Floodgates Open, Tissues Come Out
After the fun and games, the mood shifts. In small group circles the kids were asked if they wanted to talk about what their lives are like.
That’s when the floodgates open and the tissue boxes come out.
"This empathy and compassion comes out," Wilson said. "And, it’s within two hours of the day, it’s within minutes I saw them reaching out and holding each other."
Kids talked of parents who put too much pressure on them about school, about dads who shout at their moms, about getting picked on by someone at school. One kid in a Minecraft shirt spent the whole time bent over, his head in his hands -- something that's OK because the understanding is that if you don’t want to talk, you don’t have to.
"For some people, just even being in silence with their own thoughts is a new thing," leader Sevan Poetry said.
But you can listen and learn.
We sat tightly as a group, shoulder to shoulder, young and old, feeling like a big family now. We listened to the moderators talk about the unhealthy ways people numb themselves from feeling hurt -- drinking, drugs, working too much, spending too much time online. We heard about the healthy ways kids can process emotions -- sports, talking to a friend, talking to someone you trust.
Seeing Each Other As People
And then came a really powerful, sobering exercise, one that took a lot of courage. We all stood shoulder to shoulder behind a blue line, silent, as group leader Jennifer Wilson asked a series of questions.
"Please cross the line if you’ve ever been judged because of the color of your skin," she said.
About half the kids cross.
"And notice if you’ve seen this and you’ve done something about it, or if you join in and laugh and make jokes," Wilson asks the group that stayed behind, encouraging them to think about the actions they've taken.
The kids then all cross back.
"Please cross the line if you come from a family where alcohol or other drugs have ever been a problem," said Wilson.
"If you crossed for this, I want you to notice that 80 percent of this room just crossed with you," said Wilson. "Did you know that? That that many people also knows what it’s like to be dealing with that in their family?"
Have they ever felt alone at school? Far more than half the kids cross.
Ever been hit, slapped, spanked or abused? Many more kids cross the line.
Ever lived in foster care or were homeless? About 50 kids cross the line.
With each question, the people who don’t cross the line raise their hands in a symbol for love and support, looking into the faces of those who do.
As the exercise continued, many kids were in tears. But they weren't crying alone. Kids stood in circles with their arms around each other. Adolescent boys, crying alone, find themselves embraced by boys they don’t appear to know.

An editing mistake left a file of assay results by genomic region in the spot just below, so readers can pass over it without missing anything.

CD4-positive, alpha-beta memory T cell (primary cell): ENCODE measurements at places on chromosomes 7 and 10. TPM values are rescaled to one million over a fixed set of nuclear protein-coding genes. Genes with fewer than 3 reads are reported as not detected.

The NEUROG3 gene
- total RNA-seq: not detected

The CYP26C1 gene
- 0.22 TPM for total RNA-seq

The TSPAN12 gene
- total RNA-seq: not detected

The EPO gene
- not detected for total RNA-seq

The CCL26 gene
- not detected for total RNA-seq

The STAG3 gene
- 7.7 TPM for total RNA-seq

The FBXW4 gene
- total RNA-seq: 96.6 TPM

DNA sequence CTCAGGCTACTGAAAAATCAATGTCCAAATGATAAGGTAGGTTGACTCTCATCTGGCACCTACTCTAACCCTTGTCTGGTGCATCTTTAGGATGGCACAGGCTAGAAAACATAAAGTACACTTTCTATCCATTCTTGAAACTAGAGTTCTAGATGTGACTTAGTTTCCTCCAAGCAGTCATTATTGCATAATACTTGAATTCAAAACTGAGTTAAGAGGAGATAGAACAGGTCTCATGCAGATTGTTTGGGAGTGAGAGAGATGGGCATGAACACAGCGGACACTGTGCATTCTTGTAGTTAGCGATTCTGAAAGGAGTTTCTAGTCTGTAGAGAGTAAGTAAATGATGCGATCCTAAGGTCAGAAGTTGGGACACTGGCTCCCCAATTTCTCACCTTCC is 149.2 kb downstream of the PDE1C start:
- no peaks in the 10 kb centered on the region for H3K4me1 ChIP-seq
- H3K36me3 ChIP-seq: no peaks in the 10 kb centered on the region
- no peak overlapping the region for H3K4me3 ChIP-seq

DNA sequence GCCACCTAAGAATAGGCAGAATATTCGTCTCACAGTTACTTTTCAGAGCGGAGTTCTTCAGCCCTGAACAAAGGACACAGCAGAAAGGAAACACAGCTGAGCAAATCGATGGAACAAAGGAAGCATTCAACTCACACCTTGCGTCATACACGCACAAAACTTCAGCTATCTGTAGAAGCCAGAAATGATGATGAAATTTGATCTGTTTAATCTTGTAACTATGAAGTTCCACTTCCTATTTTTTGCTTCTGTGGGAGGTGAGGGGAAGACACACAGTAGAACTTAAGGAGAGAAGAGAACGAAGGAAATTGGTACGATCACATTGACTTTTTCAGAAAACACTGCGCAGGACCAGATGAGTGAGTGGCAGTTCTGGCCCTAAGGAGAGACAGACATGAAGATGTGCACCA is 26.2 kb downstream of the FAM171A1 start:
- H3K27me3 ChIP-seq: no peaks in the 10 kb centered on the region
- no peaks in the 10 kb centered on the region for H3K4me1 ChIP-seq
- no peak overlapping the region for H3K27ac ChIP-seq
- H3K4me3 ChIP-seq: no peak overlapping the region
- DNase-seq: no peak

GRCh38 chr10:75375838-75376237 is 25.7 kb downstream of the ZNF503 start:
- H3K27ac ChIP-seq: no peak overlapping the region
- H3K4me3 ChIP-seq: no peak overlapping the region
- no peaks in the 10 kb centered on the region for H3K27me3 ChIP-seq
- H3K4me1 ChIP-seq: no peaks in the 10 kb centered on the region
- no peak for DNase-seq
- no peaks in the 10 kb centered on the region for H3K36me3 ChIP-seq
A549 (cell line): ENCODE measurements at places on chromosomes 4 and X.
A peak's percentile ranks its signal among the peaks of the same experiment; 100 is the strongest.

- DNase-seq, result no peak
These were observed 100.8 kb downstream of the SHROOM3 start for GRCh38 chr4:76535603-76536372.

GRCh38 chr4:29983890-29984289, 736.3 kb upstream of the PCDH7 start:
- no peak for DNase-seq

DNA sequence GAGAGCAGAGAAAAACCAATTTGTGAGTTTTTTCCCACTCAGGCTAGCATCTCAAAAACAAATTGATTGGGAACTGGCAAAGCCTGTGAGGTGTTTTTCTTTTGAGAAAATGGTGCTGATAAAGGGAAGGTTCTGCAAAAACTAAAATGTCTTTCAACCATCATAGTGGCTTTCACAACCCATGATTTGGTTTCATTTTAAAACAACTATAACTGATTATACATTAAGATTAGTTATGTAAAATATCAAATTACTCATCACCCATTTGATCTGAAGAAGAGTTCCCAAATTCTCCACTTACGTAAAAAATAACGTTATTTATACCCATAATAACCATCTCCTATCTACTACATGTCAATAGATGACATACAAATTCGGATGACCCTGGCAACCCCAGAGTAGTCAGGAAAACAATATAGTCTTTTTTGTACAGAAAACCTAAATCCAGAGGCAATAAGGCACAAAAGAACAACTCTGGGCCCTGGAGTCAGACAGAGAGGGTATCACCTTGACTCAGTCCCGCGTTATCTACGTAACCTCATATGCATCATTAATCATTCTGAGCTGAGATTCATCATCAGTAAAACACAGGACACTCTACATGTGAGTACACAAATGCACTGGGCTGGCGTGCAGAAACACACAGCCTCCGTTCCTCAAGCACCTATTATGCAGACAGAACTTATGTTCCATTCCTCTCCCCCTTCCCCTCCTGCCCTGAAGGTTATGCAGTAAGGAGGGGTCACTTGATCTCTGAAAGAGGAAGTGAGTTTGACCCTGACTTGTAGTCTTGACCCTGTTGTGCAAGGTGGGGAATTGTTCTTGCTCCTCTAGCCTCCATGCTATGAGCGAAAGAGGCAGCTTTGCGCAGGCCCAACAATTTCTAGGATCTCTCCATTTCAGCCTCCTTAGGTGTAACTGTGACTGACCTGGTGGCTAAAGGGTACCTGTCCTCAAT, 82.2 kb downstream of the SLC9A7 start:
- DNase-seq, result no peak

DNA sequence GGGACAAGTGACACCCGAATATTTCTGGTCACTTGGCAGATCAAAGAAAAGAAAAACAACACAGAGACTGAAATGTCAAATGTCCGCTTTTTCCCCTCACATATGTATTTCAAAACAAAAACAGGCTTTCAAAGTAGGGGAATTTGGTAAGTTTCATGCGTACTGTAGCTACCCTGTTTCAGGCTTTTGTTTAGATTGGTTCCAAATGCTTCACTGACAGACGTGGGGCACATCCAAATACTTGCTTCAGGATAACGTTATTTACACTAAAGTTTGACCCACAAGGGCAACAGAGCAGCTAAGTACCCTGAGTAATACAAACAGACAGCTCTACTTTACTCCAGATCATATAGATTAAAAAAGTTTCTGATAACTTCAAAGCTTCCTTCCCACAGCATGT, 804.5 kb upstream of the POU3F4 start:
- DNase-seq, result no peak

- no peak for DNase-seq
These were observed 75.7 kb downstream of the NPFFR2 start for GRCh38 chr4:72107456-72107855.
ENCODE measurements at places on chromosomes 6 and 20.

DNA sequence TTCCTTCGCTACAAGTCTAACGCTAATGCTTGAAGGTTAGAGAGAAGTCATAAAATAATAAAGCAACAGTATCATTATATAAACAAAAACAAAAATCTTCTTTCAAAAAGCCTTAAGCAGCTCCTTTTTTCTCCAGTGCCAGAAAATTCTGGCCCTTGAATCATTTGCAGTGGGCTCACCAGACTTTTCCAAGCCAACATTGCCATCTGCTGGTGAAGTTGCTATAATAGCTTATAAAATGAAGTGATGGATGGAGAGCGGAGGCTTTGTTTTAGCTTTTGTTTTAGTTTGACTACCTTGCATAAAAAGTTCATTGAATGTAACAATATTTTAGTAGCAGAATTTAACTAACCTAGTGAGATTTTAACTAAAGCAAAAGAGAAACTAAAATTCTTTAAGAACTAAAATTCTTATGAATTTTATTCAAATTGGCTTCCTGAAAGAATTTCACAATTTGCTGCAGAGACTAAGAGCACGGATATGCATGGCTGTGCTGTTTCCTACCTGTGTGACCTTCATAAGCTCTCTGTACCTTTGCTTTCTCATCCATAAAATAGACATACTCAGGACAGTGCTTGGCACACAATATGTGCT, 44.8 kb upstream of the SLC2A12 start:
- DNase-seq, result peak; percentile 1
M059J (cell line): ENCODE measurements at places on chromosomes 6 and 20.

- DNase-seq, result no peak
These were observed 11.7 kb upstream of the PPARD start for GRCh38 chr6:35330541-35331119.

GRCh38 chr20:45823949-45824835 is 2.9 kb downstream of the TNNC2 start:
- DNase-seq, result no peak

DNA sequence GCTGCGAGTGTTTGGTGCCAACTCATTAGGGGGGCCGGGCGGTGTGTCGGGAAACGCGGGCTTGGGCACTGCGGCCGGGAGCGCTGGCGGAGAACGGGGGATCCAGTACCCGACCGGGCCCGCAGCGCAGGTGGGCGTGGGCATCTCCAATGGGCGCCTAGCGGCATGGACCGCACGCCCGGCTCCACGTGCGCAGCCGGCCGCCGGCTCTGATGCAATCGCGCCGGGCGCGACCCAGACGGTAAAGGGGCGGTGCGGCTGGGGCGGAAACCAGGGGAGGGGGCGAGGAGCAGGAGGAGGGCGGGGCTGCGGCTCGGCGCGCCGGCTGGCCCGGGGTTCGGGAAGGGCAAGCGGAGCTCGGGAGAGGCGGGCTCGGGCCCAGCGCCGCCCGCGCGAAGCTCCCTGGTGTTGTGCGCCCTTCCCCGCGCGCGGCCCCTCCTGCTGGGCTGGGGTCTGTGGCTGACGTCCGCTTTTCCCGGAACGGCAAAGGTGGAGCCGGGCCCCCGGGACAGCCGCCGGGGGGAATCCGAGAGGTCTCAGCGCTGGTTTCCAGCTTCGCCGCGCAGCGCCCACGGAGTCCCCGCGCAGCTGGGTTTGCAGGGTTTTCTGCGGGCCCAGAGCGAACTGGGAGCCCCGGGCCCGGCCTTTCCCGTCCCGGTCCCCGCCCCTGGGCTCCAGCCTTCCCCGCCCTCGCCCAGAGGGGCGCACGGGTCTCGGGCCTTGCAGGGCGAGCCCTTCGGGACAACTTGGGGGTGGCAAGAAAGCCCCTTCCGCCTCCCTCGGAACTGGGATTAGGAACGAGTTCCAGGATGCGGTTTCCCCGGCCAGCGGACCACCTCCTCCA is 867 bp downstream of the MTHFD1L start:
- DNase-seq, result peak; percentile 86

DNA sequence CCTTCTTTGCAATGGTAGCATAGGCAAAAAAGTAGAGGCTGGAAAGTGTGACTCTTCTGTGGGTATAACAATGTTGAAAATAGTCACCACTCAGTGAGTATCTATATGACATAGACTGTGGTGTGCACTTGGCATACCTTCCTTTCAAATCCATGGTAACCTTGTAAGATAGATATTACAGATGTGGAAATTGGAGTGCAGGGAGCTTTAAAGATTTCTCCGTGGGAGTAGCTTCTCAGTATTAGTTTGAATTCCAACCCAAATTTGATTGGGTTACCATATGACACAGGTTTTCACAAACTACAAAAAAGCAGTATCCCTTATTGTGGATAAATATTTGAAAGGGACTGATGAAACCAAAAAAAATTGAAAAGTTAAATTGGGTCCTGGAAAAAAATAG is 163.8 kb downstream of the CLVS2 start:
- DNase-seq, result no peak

Poetry says he sees this phenomenon again and again.
"What ends up happening is that for the first time, maybe in their entire lives, they’re actually breaking down the barriers, and the judgments that they formed, that separated them and actually seeing the person for who they are," he said. "And once they realize, the reason that person might have been mean [is] because look how much they’re going through in their lives.
"We really build a sense of empathy and compassion and the students tap into that and they actually start seeing each other as people," Poetry said.
Poetry says something else happens -- again and again. And we watched it. The breakdown of those barriers leads to something magical. Kids spontaneously get up to the microphone and start apologizing to each other.
The first girl at the microphone was Cecilia, the eighth grader who didn’t know how to apologize.
I sat down with her a couple of days later and she used one word to describe how she feels now: "Relief."
"It was pretty good to let myself open up, let people know who I am, what I’ve been going through and why I am the mean person I am," she siad.
Emily, the girl who went around hitting people, also stood up to give a heartfelt apology. But she told her classmates she didn’t know how to stop and asked for their help.
"I came up and got hugs from people," she said. "I didn’t even think they’d recognize me because they don’t -- I’m not very liked. And when they hugged me I was in tears because I just didn’t know what they went through, and they had the connection with me, it kind of made me happy inside because they kind of just held me and said, it’s OK, and it’s OK you’ll be fine."